Cardiovascular complications are currently the major causes of mortality among patients with autosomal dominant polycystic kidney disease (ADPKD). Therefore, testing valid interventions to reduce morbidity and mortality within this population is of high priority. It is well documented that endothelial dysfunction coupled with abnormalities in markers of oxidative stress and inflammation develops early in ADPKD even before there is a significant decline in kidney function. Aldosterone levels are increased in patients with ADPKD and may contribute to cardiovascular disease by impairing endothelial function, and reducing vascular compliance. Of note, aldosterone antagonists have been shown to improve endothelial dysfunction in a number of studies in other patient populations. However, there has been no clinical interventional studies specifically targeting endothelial dysfunction in ADPKD. Our main goal is to establish the efficacy of an aldosterone antagonist (spironolactone) for treating vascular endothelial dysfunction and large elastic artery stiffness in ADPKD patients with preserve kidney function. A key secondary goal is to determine the integrative physiological (i.e., whole limb/artery to molecular) mechanisms underlying the beneficial effects of spironolactone. Working Hypotheses: 1. Six months of an aldosterone antagonist will increase endothelium-dependent dilation (EDD) and reduce large elastic artery stiffness in ADPKD patients with preserve kidney function. 2. The improvements in EDD after aldosterone antagonist will be associated with reduced circulating and endothelial cell markers of oxidative stress and inflammation. 3. The improvements in large elastic artery stiffness after aldosterone antagonist will be associated with reduced circulating and endothelial cell markers of oxidative stress and inflammation, and changes in markers of structural protein turnover. Impact on the Field: The expected results will provide the first insight into the: * Efficacy of an aldosterone antagonist for the primary treatment of vascular dysfunction in ADPKD patients with preserve kidney function. * Cellular and molecular physiological mechanisms by which these treatment benefits are conferred. !!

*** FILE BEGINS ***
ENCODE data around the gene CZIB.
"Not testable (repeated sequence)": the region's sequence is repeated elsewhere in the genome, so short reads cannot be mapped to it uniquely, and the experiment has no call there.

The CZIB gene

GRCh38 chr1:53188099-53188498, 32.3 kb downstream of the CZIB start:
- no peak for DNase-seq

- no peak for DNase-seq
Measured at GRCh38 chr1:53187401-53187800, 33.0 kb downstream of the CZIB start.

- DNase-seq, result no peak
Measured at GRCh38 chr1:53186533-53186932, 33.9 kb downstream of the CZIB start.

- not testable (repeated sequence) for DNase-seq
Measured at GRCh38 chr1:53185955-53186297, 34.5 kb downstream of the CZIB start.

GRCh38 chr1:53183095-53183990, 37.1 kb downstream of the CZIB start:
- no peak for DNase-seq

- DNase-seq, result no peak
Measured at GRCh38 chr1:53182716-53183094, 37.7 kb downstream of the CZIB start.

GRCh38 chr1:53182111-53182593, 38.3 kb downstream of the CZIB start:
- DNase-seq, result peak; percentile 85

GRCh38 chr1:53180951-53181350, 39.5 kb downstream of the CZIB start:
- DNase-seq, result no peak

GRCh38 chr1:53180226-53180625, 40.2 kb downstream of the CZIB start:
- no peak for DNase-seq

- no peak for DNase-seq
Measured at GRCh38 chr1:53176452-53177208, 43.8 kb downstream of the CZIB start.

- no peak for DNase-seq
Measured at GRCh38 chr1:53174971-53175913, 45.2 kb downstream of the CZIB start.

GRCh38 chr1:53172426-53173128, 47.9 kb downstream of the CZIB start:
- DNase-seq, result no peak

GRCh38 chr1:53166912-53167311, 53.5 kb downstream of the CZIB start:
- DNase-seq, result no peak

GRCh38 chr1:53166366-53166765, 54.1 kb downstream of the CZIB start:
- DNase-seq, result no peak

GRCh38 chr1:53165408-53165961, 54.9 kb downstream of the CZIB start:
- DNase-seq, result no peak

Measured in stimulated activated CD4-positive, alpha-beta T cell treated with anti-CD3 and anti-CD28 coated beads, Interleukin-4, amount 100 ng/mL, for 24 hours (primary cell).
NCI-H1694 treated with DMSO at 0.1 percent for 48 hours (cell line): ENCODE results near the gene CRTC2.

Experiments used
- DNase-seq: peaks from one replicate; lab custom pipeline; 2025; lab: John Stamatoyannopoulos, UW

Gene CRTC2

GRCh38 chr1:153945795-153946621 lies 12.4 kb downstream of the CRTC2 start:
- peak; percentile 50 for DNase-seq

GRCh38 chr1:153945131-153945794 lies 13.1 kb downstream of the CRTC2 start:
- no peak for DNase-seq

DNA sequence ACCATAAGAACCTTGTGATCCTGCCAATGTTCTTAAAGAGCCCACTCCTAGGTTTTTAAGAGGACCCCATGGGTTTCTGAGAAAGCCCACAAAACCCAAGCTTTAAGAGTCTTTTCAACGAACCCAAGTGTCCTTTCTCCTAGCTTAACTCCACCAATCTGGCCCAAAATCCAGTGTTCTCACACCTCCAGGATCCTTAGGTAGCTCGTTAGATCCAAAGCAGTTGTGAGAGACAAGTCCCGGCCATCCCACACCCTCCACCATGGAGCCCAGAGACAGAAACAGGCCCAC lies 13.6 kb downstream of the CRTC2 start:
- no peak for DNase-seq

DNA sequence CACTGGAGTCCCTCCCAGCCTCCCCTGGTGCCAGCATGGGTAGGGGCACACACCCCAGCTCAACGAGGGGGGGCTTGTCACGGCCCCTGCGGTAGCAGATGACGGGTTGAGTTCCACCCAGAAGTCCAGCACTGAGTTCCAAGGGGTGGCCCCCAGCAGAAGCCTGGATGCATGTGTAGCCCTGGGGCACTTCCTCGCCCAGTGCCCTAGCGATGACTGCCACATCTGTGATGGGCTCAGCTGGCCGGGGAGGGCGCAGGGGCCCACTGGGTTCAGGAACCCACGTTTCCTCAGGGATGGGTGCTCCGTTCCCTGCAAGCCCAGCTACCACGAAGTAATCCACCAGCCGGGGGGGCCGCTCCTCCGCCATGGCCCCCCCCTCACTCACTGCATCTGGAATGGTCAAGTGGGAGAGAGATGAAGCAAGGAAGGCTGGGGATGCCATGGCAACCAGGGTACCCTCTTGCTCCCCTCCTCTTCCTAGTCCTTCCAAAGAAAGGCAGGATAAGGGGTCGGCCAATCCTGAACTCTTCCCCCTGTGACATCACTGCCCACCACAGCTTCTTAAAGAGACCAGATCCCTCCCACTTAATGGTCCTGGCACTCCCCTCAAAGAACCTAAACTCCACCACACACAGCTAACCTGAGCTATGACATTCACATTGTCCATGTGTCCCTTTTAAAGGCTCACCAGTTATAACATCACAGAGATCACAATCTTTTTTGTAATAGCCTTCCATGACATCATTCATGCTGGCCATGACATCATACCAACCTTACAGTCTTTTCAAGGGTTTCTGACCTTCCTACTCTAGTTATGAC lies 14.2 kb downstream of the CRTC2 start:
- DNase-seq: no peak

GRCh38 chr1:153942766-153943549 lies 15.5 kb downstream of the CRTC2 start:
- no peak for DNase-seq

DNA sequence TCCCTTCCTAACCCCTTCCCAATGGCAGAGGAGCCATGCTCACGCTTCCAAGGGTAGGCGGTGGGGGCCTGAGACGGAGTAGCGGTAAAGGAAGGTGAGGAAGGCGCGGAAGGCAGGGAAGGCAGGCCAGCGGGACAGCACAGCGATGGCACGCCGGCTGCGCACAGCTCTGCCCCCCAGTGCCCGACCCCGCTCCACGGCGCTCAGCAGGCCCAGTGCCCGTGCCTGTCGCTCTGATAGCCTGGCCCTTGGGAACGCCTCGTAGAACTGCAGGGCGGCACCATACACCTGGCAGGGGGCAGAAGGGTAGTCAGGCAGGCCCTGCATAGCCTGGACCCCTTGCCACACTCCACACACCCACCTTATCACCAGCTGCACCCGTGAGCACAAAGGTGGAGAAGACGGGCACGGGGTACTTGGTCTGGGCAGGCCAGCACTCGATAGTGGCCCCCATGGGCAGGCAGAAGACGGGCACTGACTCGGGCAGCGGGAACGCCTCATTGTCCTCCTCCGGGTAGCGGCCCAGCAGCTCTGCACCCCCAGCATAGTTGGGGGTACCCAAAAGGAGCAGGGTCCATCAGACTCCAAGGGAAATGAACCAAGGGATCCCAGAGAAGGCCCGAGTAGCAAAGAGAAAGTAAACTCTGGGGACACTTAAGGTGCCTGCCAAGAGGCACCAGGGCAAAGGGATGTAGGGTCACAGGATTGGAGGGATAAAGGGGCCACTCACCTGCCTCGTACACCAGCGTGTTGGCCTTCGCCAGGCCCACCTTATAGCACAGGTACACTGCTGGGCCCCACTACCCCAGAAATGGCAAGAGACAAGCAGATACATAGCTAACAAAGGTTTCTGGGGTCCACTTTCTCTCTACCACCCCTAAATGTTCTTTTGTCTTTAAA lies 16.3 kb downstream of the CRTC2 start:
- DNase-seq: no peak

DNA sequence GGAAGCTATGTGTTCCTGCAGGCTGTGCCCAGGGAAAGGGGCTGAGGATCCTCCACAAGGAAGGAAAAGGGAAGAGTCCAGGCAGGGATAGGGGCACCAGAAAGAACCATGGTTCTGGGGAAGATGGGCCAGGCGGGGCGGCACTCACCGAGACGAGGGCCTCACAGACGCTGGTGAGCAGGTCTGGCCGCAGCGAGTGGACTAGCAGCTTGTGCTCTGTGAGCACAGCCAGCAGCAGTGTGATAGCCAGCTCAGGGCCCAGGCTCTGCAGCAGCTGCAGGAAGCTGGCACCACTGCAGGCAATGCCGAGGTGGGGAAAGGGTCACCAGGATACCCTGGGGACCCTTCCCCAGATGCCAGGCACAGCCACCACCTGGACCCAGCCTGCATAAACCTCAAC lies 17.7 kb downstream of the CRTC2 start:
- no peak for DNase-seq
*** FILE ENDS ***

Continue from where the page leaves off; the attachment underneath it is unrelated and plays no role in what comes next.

Public Health Relevance

The proposed research will determine the effectiveness of blocking aldosterone for improving the health and function of arteries in patients with autosomal dominant polycystic kidney disease (ADPKD). The study also will provide insight into how blocking aldosterone improves artery health by determining the physiological mechanisms (biological reasons) involved. Overall, the proposed research will provide important new scientific evidence upon which physicians can base recommendations to patients with ADPKD to decrease risk of developing cardiovascular diseases.

Agency
National Institute of Health (NIH)
Type
Research Project (R01)
Project #
5R01DK097081-02
Application #
8675850
Study Section
(KMBD)
Program Officer
Flessner, Michael Francis
Project Start
Project End
Budget Start
Budget End
Support Year
2
Fiscal Year
2014
Total Cost
Indirect Cost
Name
University of Colorado Denver
Department
Internal Medicine/Medicine
Type
Schools of Medicine
DUNS #
City
Aurora
State
CO
Country
United States
Zip Code
80045